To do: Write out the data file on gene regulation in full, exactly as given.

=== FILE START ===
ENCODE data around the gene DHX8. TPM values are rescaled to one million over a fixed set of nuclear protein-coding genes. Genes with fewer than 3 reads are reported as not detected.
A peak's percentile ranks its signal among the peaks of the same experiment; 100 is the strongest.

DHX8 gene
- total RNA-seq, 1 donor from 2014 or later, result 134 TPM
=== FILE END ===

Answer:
ENCODE data around the gene DHX8. TPM values are rescaled to one million over a fixed set of nuclear protein-coding genes. Genes with fewer than 3 reads are reported as not detected.
A peak's percentile ranks its signal among the peaks of the same experiment; 100 is the strongest.

DHX8 gene
- total RNA-seq, 1 donor from 2014 or later, result 134 TPM